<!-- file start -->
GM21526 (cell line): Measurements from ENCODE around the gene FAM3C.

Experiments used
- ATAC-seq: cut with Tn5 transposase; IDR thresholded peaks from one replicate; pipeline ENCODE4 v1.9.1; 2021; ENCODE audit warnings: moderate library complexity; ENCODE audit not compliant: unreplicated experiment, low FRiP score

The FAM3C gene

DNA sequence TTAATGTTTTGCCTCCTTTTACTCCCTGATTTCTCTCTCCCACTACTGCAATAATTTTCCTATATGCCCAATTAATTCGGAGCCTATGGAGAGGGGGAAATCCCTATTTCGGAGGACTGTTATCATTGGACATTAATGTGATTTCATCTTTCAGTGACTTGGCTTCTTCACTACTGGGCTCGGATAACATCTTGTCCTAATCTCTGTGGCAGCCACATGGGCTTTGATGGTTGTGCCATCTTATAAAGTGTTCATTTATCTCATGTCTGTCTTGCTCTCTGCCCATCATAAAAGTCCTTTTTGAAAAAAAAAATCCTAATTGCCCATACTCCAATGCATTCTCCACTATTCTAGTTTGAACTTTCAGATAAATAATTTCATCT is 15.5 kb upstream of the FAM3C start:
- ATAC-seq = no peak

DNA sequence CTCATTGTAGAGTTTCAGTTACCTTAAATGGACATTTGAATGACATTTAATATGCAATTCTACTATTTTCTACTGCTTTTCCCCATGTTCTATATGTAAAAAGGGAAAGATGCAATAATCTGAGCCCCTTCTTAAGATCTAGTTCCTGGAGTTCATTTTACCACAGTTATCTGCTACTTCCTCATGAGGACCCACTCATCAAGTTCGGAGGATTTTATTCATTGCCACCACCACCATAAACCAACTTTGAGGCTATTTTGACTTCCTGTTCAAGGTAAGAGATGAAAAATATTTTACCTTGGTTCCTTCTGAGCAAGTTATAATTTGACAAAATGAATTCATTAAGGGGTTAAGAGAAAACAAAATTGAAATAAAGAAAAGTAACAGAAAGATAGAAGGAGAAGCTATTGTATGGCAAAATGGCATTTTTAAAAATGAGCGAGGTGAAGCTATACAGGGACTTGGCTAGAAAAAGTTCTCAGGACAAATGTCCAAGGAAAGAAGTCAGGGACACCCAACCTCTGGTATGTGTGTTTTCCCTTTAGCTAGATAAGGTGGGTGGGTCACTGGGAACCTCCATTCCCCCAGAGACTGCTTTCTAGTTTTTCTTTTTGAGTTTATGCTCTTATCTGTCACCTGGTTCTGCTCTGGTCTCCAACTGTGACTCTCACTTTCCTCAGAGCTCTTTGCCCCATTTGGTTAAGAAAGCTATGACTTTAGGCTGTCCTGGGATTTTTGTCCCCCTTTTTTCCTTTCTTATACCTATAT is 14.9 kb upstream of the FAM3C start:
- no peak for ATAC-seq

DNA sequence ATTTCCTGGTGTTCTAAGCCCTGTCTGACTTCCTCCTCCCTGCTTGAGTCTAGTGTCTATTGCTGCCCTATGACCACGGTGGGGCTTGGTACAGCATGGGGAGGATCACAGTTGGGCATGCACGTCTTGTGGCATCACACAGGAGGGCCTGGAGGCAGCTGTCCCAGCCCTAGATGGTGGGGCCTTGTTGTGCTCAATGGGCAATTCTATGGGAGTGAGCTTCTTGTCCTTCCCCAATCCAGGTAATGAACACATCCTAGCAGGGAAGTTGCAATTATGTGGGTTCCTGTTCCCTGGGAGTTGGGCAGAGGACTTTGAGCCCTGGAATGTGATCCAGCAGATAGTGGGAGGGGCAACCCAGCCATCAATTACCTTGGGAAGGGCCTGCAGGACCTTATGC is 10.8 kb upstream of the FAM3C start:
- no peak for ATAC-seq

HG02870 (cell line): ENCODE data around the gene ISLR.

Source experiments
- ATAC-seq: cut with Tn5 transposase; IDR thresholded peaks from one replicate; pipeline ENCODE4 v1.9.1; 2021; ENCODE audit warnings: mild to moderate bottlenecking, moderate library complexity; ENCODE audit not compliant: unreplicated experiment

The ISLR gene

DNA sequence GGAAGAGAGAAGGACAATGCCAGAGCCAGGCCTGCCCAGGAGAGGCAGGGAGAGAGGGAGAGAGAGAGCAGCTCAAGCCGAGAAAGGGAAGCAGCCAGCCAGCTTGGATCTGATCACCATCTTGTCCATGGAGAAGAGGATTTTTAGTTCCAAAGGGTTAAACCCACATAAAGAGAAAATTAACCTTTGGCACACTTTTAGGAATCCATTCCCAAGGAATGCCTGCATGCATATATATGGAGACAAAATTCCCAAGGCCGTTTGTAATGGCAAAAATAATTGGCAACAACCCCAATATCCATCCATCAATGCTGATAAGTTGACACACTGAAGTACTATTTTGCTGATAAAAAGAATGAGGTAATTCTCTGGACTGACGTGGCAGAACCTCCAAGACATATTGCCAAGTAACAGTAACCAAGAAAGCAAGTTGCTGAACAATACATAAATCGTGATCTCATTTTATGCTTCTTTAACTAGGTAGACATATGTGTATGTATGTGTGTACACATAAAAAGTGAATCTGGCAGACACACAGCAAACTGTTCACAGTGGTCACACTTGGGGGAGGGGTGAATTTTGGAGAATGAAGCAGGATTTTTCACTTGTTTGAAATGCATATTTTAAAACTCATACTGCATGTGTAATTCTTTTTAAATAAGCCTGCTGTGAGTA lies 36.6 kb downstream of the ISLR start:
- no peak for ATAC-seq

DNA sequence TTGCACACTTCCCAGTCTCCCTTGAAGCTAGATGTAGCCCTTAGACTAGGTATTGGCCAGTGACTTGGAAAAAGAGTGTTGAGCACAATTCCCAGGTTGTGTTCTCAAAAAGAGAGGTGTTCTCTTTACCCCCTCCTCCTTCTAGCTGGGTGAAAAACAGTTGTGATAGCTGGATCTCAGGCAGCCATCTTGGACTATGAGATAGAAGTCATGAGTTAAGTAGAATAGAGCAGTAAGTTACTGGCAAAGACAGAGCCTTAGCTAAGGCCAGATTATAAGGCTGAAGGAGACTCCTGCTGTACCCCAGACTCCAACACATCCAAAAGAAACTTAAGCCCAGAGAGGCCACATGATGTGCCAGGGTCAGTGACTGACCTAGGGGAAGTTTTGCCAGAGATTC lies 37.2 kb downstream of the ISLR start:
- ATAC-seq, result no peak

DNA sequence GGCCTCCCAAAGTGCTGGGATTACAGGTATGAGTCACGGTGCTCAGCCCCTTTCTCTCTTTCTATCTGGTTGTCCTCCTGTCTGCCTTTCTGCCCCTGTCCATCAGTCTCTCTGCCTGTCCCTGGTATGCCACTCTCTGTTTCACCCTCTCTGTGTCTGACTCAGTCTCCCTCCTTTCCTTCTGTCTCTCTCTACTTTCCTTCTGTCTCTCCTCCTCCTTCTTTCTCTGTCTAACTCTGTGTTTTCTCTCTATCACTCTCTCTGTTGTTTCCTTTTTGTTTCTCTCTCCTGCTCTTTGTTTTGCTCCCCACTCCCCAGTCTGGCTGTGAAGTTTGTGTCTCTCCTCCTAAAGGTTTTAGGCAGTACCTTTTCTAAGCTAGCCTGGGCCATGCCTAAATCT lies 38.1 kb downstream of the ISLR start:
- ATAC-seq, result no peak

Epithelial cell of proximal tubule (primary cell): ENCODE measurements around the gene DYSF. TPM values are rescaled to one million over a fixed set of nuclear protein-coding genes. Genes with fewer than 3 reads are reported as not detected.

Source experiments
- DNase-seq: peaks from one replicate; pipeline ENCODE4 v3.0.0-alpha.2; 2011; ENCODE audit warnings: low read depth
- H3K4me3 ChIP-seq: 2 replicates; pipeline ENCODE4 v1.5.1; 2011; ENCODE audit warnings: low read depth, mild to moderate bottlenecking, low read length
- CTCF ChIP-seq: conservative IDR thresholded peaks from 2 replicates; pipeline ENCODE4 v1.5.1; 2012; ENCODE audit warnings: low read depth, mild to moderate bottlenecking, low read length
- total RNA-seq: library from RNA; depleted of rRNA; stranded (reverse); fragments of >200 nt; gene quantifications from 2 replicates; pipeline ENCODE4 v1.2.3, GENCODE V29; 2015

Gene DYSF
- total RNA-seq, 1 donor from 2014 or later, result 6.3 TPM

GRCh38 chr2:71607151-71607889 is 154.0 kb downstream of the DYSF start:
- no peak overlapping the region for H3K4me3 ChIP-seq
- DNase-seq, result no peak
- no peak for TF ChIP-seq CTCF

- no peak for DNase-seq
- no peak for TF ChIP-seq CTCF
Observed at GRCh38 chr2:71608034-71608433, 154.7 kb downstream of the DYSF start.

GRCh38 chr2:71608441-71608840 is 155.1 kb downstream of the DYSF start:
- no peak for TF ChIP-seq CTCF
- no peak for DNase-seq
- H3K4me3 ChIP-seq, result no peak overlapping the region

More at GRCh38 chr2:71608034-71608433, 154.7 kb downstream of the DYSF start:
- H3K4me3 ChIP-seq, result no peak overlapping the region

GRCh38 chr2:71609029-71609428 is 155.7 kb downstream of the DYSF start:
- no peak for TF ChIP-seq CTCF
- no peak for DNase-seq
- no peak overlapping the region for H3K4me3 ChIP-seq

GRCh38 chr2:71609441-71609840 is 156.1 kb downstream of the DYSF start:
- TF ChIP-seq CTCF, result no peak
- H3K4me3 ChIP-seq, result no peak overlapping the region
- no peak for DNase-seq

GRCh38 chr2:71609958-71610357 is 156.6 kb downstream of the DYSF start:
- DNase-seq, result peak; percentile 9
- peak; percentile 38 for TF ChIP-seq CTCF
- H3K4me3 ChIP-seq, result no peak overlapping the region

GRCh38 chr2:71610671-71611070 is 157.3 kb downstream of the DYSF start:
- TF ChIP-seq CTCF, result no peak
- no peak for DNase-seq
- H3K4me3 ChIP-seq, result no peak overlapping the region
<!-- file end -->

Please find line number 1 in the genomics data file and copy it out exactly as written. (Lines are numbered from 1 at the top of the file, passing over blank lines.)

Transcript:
GM21526 (cell line): Measurements from ENCODE around the gene FAM3C.